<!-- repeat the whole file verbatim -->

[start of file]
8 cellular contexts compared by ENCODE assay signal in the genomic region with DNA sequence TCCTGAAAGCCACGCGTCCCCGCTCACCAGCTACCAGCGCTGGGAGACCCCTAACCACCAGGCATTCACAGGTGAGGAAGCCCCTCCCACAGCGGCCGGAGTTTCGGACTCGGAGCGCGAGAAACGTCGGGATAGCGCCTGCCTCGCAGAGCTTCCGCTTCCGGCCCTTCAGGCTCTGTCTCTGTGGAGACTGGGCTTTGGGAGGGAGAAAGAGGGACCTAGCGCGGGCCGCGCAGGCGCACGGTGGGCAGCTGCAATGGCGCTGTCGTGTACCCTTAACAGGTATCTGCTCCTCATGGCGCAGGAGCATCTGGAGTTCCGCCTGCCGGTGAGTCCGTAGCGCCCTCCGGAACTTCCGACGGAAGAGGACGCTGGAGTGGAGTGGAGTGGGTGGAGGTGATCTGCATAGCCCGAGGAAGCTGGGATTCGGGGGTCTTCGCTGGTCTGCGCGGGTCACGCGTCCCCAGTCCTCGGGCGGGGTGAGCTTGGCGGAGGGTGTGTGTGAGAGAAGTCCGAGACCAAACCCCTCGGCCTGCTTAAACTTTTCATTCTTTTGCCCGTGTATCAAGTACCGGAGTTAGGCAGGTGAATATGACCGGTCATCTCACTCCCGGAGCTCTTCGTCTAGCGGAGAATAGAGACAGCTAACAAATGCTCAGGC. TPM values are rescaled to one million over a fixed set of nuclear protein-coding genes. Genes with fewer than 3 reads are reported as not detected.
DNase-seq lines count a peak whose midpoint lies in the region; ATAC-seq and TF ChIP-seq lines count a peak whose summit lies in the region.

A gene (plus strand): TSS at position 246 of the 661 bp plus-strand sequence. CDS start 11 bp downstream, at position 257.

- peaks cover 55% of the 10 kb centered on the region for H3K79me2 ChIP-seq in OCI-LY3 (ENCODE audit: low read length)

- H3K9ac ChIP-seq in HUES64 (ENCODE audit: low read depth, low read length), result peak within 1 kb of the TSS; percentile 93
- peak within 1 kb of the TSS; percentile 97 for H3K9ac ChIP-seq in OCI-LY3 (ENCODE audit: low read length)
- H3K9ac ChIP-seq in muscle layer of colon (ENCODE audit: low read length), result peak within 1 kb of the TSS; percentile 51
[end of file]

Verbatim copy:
8 cellular contexts compared by ENCODE assay signal in the genomic region with DNA sequence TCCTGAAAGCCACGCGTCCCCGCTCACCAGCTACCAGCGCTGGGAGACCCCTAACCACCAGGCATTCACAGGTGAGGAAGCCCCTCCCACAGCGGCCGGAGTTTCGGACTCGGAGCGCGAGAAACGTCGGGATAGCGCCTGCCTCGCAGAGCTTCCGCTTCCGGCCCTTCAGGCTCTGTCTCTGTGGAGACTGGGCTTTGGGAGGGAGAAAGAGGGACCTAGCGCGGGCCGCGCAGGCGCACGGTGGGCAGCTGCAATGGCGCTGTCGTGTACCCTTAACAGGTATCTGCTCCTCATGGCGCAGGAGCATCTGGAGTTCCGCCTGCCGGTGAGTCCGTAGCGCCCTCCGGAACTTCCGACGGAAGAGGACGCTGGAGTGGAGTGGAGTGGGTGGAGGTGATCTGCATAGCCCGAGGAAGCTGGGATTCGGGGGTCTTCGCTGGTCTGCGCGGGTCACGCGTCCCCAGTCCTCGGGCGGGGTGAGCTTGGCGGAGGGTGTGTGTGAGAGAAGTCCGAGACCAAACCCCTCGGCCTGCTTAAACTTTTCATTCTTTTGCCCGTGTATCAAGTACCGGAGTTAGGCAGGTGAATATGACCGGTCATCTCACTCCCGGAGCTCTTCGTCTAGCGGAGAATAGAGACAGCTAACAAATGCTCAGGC. TPM values are rescaled to one million over a fixed set of nuclear protein-coding genes. Genes with fewer than 3 reads are reported as not detected.
DNase-seq lines count a peak whose midpoint lies in the region; ATAC-seq and TF ChIP-seq lines count a peak whose summit lies in the region.

A gene (plus strand): TSS at position 246 of the 661 bp plus-strand sequence. CDS start 11 bp downstream, at position 257.

- peaks cover 55% of the 10 kb centered on the region for H3K79me2 ChIP-seq in OCI-LY3 (ENCODE audit: low read length)

- H3K9ac ChIP-seq in HUES64 (ENCODE audit: low read depth, low read length), result peak within 1 kb of the TSS; percentile 93
- peak within 1 kb of the TSS; percentile 97 for H3K9ac ChIP-seq in OCI-LY3 (ENCODE audit: low read length)
- H3K9ac ChIP-seq in muscle layer of colon (ENCODE audit: low read length), result peak within 1 kb of the TSS; percentile 51